The problem is that I just can’t be still. I’m like the lathe that cannot stop spinning to give shape to the wood. I’ve lived amid varnish and sawdust for more than fifty years. My handicrafts and I have survived earthquakes and wars, and I’m still here, ready for what the future brings.
My brother-in-law taught me the art of carving wood in the shape of fruit. I had lost my job and was already a father. I couldn’t be without work and just stand around waiting for a job. Fortunately, I learned quickly and our workshop was growing until February of 1976 when an earthquake woke us all in the early hours of the morning.
Almost all of Guatemala was left in ruins and my sales took a nosedive. My brother-in-law retired and I was left by myself to carve the brightly-colored apples, bananas and mangos. It was necessity and perhaps destiny that led me to cross the borders of my country.
An artisan friend came to my house with boxes of wooden fruits he hadn’t been able to sell and asked me to help him. So I got the idea of trying my luck in El Salvador and — believe it or not — at the first place I stopped, I made a sale!
I began traveling to El Salvador every two weeks while my family grew. Everything was going well when war broke out. Nothing happened to me but travelers told how people disappeared and bombs exploded along the highways.
These wooden fruits were all I had to support my family so I didn’t hesitate to try my luck in a country I knew nothing about. One morning I packed all my carvings in boxes, got on a bus and went to Honduras, although I knew no one there. But I found clients by selling door to door and I persisted, even though I had to unpack everything then pack it up again when I had no luck.
However, although I was making money, I was missing out on something bigger — time with my family. Traveling kept me away from them for days on end while my children were growing up many miles away. As time went by, I began to fear for my own security. I always traveled with a knife in my pocket, ready to cut a hole in the seat cover and hide my money there if a thief were to board the bus.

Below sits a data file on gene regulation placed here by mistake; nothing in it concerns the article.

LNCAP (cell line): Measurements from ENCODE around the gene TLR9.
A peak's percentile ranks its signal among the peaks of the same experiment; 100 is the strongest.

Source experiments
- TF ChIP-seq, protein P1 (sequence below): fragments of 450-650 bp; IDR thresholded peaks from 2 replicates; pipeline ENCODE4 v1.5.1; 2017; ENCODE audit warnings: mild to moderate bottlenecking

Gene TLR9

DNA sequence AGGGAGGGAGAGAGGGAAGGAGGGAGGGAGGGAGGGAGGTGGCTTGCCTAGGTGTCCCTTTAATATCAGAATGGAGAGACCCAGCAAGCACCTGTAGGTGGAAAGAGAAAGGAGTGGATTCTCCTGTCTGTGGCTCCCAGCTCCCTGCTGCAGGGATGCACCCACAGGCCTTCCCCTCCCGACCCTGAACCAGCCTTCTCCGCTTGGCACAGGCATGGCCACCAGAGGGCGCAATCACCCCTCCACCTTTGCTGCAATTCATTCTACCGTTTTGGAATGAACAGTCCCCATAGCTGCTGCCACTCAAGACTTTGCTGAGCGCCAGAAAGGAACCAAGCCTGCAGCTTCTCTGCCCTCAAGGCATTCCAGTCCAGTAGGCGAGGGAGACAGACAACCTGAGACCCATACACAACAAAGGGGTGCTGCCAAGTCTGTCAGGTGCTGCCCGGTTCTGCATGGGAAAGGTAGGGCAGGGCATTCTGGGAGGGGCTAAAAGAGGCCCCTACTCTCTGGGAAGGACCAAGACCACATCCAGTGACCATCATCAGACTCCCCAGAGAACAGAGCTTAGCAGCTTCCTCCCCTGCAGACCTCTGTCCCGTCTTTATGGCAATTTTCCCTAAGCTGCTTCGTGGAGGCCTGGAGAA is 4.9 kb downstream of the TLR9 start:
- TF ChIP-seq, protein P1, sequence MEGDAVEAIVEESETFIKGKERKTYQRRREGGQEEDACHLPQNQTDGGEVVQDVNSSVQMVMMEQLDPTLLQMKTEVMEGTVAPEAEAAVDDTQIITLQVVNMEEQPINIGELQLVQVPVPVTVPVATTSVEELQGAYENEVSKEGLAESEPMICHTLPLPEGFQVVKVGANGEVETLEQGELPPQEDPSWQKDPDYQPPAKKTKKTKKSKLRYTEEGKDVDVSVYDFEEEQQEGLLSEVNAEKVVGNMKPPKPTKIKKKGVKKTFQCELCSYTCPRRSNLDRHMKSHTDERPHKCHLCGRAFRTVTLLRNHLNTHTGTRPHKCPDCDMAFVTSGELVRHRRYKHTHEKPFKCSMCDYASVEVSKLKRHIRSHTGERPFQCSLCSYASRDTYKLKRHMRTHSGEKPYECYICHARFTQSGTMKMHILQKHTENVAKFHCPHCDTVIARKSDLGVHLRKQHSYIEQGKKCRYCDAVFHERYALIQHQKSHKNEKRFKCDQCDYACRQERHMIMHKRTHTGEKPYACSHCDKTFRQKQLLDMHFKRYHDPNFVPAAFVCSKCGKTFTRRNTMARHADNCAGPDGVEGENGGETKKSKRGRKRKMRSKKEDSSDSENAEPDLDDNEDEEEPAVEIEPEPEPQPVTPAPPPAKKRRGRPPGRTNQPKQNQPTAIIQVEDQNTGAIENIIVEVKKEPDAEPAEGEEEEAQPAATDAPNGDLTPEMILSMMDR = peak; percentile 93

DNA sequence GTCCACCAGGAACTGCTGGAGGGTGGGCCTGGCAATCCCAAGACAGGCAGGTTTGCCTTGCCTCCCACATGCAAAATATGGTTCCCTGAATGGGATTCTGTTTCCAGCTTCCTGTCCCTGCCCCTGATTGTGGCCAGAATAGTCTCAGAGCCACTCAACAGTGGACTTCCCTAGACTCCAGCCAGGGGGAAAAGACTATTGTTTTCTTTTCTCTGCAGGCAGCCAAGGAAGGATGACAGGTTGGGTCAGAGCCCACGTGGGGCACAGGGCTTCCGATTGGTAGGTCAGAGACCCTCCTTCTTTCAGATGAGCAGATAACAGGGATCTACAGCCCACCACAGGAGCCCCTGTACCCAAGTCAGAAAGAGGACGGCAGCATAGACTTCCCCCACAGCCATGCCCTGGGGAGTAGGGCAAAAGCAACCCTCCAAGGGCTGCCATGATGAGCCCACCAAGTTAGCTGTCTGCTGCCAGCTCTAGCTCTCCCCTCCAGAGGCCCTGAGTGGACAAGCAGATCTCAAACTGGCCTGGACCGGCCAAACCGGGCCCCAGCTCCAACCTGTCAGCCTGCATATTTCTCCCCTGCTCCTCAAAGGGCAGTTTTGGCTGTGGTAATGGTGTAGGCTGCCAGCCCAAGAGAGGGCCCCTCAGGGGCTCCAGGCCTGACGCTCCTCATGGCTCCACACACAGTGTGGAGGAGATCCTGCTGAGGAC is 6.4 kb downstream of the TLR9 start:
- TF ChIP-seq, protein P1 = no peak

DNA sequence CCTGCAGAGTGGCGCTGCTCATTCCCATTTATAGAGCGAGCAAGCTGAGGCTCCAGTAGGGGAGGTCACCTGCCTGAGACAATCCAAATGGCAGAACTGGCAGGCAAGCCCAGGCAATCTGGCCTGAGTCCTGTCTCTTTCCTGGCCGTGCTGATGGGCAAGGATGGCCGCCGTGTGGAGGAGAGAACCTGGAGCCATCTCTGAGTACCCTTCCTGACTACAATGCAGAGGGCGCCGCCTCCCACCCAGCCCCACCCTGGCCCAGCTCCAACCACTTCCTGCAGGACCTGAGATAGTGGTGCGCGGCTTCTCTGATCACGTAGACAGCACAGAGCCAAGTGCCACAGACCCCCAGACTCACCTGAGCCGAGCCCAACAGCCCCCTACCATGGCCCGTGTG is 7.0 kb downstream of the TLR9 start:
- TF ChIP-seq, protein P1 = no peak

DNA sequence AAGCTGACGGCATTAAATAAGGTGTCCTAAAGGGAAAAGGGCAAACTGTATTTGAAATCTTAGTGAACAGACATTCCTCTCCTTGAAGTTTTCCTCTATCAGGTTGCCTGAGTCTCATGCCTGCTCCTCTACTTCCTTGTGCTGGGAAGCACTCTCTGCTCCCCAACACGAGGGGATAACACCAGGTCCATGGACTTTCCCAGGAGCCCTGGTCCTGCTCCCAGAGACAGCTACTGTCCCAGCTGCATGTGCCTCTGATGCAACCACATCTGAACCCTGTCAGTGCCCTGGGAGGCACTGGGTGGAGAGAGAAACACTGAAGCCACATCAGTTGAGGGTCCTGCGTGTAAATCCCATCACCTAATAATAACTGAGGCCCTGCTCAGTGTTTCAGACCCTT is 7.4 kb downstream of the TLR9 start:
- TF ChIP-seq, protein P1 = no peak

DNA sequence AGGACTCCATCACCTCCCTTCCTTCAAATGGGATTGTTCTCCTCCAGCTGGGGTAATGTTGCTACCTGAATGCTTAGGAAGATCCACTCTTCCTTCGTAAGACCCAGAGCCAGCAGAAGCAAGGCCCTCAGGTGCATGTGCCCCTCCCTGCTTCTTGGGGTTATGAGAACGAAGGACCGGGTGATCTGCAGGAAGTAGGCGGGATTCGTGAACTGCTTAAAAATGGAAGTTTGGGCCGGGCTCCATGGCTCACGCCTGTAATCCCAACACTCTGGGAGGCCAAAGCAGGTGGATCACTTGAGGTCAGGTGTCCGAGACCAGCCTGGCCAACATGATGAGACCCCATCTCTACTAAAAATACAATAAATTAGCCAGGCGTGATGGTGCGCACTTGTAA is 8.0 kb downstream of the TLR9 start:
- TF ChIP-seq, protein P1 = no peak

I had already lost out on many years, many important moments with my family and I decided to stop traveling for a while. My kids saw me working morning, afternoon and night, and they began to show an interest in learning this art. I can say that those wooden pears and plums and those first plates brought us together as a family.
These carvings also put food on the table and sent our kids to school. I carved and one of them sanded the figurines. Another added the bright colors but, one day, I lost him. Thieves attacked to steal his cell phone and beat him so badly, he died. The guilty person is in prison and is awaiting trial. Still, sometimes I stop the lathe and saws and I feel as though my son is still here; he is setting the wooden fruits to dry. In my mind, they still carry the smell of varnish.
Today, one of my grandchildren takes care of the details we carve in our wooden spatulas and other kitchen utensils. I no longer leave Guatemala. NOVICA has given me the opportunity of having only one big client that takes my designs to places I might never have reached. They have also taken my work to a different level. I simply can’t be still and, if someone shows me a photo of a piece of furniture, I’m already thinking of how I can craft it from wood. I’ve tried but I don’t know how to live any other way. I don’t think I’ll ever get the smell of sawdust off my hands.
The workshop belongs to me and to my family, but I could never close the doors to the other artisans in my town. Friends who come over to lend me a tool, or ask to borrow a power tool to carve their own fruit sculptures. It may seem silly to help my competition but, with all the doors that have been opened for me, why wouldn’t I open doors for others?
Interview of Víctor Hugo López by Gabriel Woltke, 2018.
NOVICA is proud to present Victor’s entire collection here.